Make a Difference
by Ted Cleaver
Tomorrow is Make a Difference Day. It’s about making a difference, get it? With business. Two speakers with impressive titles, created by progressive companies, will start off the day. Then, 6 companies forced some of their young talent to provide workshops for us. We are students. I imagine most students present have a strong set of morals and an intrinsic drive to do good. As do I, and who knows, maybe the day will be more interesting than reproduction of politically correct idealism.
“The business of business is business,” a man whose ability to bridge theory and reality was fried by mathematical abstractions once said. Neo-liberal derivatives of Smith’s paradigmatic ideas created a maelstrom: the academic justification of uninhibited greed. Pursuing economic gain in a strictly rational fashion became a deeply rooted assumption across the board. Everything was subjected to economist’s reductionist market functions. Think about it. It took a Nobel Prize for the world to realize that cost/benefit analyses will not always result in the rational maximum. Who knows how long it will take until the realization seeps in that supply and demand functions will not produce stable equilibriums by the slight of an invisible hand.
Tomorrow will be different. Tomorrow will be about doing the right things right for the right reasons. Tomorrow will be all about ideals. It’s an interesting proposition. Is it possible that the influx of a generation who have heroes like Yunus and Obama can fundamentally change a system that runs on profit alone? Will sustainability become more than a marketing tool when most of the decision-makers in a company are of a generation that grew up with impressive and memorable documentaries on our planet? It is entirely possible. Reality is constructed socially. The individual is a minor actor, but change the moral fabric of a generation and anything is possible. History has proven that anything can happen, for better or for worse.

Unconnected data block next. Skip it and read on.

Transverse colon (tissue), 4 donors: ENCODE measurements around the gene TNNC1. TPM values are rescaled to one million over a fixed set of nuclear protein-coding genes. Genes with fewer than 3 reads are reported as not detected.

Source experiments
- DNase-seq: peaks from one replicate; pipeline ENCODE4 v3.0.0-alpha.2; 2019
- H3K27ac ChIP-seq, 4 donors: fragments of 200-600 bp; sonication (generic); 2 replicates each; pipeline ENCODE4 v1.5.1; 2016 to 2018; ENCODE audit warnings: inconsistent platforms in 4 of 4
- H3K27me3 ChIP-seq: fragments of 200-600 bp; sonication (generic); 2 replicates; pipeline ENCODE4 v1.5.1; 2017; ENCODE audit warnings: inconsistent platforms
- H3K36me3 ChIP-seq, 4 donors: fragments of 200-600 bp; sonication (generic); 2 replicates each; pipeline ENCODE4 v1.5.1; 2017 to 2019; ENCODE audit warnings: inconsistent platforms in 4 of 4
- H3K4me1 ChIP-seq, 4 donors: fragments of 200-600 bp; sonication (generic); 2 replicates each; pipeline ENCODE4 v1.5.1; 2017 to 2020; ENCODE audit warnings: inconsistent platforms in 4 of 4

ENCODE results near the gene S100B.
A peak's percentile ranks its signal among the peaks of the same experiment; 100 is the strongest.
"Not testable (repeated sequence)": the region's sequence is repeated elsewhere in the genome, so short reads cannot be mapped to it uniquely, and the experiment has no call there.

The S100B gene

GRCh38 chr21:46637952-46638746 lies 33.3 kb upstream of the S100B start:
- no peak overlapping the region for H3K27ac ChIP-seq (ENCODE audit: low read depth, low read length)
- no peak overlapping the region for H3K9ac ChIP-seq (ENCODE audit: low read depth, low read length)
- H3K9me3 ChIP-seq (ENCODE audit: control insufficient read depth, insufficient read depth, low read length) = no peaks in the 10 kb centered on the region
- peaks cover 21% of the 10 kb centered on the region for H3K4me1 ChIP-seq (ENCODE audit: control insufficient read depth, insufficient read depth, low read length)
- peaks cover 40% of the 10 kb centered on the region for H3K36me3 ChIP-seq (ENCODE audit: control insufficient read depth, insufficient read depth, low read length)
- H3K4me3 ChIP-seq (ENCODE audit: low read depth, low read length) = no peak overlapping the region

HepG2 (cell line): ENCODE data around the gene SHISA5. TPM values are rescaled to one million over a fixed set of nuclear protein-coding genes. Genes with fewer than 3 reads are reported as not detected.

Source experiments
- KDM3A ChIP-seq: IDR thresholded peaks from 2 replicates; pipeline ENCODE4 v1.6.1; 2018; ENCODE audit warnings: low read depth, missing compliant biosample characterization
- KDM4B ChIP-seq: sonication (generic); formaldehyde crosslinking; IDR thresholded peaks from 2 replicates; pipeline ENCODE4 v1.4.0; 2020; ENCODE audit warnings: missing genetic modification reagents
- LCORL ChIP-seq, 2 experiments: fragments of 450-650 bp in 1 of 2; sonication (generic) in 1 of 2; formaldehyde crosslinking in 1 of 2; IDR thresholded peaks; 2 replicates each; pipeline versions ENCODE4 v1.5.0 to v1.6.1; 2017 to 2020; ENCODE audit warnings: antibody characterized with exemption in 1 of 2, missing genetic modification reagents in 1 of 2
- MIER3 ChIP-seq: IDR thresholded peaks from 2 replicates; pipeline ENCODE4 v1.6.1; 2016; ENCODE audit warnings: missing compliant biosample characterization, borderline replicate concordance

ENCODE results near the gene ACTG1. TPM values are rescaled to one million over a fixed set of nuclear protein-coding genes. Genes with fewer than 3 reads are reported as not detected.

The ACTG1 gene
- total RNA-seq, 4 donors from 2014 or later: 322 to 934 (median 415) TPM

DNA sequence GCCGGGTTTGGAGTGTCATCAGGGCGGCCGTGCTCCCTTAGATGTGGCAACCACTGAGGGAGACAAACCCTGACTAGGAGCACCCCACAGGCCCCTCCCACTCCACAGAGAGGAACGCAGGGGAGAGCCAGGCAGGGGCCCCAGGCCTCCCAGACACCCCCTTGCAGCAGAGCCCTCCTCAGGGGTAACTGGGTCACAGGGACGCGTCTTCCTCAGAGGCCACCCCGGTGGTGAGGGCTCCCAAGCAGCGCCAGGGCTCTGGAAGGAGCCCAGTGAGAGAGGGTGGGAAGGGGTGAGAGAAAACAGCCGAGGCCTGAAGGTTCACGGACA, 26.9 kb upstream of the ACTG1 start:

For worse, most recently. Capital is without a doubt the most important production factor in our economy. What, 8 (or 7?) of the biggest companies are banks. And then, the financial crisis, largely attributable to the ability of it’s main actors to uncouple their system from their environment, hits. 2008 delivered evidence beyond reasonable doubt that the most powerful industry in the world functions according to principles that champion only one of the three P’s, and that this industry is relentless and harmful.
There is this seeming dichotomy. There is capitalist structure, there is the dark side of power, there is the incredible skill of the elite to bend governmental law to their will. Then there is hope, the potential for change, and perhaps most significantly, manoeuvring space for innovation that does take People and Planet into account. My mission for tomorrow is to press the representatives of two of this countries’ biggest companies (one retailer, one construction) for answers. I want to know which actors and institutions inhibit a more green, or blue-sea, or sustainable, or take-your-pick trajectory. And I want to know which actors facilitate positive development. How much can you achieve as an employee? How much can you rely on governmental support, societal pressure, and NGOs?
To be continued.